Like most years, this Christmas we rented a house in the foothills of the Alps that sleeps the entire family. All 14 of us. We hoped for snow, but to start with, there wasn't any. So we "made do" with walks in the forest nearby. The kids played hide and seek, chase, they collected twigs, sticks, pines, deer skulls and other forest debris. They discovered sheets of ice, secluded ponds, wild animals, hideouts and felled logs. Everywhere they looked, a new adventure.
Christmas came and went. The kids were excited about their presents, but they were so much more, so very muchly much more happy (Dr Seuss, Did I Ever Tell You How Lucky You Are?) to be outside. Even more so when the snow came. Suddenly it was all, "Do you want to build a snowman?" (said in Frozen voice) and sledging, and snowball fights and igloos. Bobby came inside one day shouting: "Mama, i've got icicles on my head!" To him, the fact that the snow was blowing sideways outside was coolest thing EVER. Way cooler than the Arctic Lego truck he'd received the day before. And the snowball fights with uncle Niels, who he loves so much he refers to him has "my twin" Fuggeddaboutit! These kind of thrills just aren't for sale at ToysRus. So when you're next at home and stuck for something to do, just remember outside is free.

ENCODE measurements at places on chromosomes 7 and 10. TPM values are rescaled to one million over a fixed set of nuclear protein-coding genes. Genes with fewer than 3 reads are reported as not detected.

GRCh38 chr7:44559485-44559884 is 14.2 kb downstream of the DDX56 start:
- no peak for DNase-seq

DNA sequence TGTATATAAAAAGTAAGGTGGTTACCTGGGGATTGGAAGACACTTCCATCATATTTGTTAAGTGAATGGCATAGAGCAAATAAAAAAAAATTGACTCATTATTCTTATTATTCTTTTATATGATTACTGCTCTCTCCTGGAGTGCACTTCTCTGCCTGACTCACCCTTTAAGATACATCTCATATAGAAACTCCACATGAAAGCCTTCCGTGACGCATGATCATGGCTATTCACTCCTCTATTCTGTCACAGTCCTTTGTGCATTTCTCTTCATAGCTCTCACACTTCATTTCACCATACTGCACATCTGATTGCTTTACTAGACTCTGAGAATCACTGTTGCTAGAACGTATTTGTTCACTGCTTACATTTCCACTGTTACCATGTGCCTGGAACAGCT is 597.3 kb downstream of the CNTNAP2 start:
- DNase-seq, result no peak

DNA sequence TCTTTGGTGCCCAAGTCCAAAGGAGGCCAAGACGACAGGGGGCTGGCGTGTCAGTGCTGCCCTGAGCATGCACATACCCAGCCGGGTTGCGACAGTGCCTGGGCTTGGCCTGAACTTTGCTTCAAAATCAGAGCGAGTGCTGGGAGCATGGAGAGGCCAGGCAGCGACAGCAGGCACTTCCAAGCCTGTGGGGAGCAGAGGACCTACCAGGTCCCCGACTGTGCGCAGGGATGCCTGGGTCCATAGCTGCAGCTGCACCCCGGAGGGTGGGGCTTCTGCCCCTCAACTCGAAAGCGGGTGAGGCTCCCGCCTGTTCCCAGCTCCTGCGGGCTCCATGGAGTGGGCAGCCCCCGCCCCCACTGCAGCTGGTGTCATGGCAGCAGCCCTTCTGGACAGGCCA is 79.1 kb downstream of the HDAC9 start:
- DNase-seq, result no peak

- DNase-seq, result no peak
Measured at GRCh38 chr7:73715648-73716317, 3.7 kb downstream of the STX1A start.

Top tip: You don't have to wait for the sales. You can play outside is free all year round.
Top quote: "... and then I have nature and art and poetry, and if that is not enough, what is enough?" Vincent Van Gogh
What you need:
Short public service announcement: Massive shout out to Ben Lieberson, who first introduced me to the concept of outside is free. I heart #outsideisfree.